wood, gesso, pigment
85.5 x 28.3 x 27.9 cm
Felton Bequest, 1939 (D97.a-c-1982)
The chest was intended to contain the wrapped and desiccated internal organs of its owner, which had been removed during mummification but which must be preserved and buried in the tomb. This tradition is known from Dynasty IV onwards, but towards the end of the New Kingdom in Dynasty XX their use was discontinued and the internal organs were buried with the body. But the widespread antiquarian interest and copying of ancient practices in the Late Period, canopic chest were once again used; this lasted until the Ptolemaic Period.
The form is that of a shrine with slightly tapering sides; the lid, which may not originally have been made for this chest, supports a finely painted figure of a falcon wearing a double-plumed headdress, representing Sokar, god of the cemeteries of Memphis. At the base is a stylised rendering of the serekh, the recessed panel facade that characterized royal architecture. Other architecture elements are the khekher friaze above the decorative panels.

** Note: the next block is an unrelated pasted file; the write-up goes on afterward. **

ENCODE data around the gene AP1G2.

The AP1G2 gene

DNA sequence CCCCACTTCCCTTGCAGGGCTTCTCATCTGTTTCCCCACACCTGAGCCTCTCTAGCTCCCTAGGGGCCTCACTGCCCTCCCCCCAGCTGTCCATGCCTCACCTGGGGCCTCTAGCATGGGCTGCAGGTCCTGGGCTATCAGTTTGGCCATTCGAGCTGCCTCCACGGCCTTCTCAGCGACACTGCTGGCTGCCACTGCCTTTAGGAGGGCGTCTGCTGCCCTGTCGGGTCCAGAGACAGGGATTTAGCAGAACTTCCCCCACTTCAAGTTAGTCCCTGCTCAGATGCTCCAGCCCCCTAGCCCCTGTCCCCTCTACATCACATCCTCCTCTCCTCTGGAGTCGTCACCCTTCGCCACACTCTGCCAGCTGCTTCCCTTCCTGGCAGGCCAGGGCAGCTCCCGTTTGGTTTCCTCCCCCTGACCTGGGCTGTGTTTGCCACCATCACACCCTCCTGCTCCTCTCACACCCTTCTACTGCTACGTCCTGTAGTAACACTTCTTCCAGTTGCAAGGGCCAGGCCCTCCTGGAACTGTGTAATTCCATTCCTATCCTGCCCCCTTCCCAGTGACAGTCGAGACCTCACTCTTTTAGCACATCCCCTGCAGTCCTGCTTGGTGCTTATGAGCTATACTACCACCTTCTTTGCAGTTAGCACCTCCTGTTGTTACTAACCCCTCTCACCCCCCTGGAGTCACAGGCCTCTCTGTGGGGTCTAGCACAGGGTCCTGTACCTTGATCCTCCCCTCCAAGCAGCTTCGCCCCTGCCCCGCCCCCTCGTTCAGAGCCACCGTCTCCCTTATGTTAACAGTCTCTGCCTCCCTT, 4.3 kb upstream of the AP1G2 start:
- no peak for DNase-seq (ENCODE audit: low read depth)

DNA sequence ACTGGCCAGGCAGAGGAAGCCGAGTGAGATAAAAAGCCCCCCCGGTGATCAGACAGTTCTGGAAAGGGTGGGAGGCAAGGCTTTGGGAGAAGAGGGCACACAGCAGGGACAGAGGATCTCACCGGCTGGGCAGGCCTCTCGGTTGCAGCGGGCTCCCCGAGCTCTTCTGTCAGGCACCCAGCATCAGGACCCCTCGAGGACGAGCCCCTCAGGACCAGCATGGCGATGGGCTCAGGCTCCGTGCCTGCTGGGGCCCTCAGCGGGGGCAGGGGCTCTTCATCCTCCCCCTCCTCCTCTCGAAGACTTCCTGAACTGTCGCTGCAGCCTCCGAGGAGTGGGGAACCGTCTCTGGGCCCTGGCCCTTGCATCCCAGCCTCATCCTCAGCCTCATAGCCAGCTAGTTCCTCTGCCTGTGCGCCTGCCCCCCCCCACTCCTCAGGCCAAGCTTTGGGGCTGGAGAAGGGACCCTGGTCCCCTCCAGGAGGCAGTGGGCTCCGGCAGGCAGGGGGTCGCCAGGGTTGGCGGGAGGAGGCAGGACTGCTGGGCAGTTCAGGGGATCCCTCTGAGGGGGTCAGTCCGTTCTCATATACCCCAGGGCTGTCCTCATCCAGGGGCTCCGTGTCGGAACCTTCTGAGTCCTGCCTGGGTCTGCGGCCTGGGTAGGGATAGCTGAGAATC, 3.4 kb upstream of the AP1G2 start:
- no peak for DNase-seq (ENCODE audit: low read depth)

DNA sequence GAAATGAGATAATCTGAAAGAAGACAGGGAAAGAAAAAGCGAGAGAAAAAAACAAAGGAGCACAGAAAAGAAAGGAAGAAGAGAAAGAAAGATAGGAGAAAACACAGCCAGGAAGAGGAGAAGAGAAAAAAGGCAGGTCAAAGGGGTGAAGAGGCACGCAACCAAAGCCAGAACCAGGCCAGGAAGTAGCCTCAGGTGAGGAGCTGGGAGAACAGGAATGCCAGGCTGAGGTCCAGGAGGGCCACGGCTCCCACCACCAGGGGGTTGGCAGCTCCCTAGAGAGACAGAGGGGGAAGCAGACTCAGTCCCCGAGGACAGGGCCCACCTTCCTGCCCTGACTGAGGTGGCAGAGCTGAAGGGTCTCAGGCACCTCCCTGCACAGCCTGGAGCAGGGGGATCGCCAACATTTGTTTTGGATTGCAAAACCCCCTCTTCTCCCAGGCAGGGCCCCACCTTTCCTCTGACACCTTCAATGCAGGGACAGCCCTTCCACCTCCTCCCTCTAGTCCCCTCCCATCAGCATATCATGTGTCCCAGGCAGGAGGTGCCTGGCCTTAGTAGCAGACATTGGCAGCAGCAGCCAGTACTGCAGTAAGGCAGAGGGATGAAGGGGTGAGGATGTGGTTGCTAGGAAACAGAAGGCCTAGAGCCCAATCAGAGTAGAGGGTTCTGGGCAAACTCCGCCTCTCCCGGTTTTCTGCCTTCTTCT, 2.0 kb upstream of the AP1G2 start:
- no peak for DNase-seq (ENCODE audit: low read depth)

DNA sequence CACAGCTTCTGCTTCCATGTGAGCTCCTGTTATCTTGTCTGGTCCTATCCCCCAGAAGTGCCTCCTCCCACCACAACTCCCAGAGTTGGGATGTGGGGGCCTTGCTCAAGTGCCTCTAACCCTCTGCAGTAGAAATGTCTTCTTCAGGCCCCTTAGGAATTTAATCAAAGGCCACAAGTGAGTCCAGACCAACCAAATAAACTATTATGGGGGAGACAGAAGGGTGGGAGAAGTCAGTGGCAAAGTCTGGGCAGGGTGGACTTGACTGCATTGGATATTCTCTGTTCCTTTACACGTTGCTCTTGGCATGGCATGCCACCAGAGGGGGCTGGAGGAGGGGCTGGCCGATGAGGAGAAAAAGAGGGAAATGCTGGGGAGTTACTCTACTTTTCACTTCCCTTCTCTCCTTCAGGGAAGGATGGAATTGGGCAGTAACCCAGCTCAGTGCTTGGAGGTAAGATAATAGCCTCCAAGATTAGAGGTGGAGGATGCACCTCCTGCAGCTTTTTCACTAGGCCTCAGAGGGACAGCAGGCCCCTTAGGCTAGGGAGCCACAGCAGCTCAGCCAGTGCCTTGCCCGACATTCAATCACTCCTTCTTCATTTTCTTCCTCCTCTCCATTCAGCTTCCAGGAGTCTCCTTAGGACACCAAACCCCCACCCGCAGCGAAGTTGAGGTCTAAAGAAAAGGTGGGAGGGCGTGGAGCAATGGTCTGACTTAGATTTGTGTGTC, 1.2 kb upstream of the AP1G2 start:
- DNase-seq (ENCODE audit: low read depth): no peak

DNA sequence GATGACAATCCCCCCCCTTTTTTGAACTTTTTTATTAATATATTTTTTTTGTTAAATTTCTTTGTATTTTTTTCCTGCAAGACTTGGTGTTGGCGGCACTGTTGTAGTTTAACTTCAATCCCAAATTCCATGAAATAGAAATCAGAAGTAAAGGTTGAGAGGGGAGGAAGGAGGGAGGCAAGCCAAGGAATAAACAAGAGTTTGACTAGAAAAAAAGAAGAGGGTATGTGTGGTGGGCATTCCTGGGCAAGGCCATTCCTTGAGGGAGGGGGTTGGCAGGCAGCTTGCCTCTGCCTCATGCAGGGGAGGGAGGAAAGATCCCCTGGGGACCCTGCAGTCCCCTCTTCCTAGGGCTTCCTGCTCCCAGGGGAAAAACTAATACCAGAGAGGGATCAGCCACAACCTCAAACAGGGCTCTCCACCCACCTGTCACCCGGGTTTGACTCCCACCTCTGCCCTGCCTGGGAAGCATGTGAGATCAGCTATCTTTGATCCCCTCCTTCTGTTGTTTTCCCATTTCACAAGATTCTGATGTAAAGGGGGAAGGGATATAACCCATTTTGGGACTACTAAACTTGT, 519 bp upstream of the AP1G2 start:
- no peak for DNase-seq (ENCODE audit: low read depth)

At the point are two chequered panels that represent the door of the shrine. They support the figures of the unnamed owner of the chest kneeling in adoration of Osiris and Ra. The sides are similarly decorated with the djed and tyet symbols of Osiris and Isis, and an upper register with two of the four sons of Horus who protect the internal organs. The hieroglyphic texts on the front contain prayers for the well being of the chest’s owner.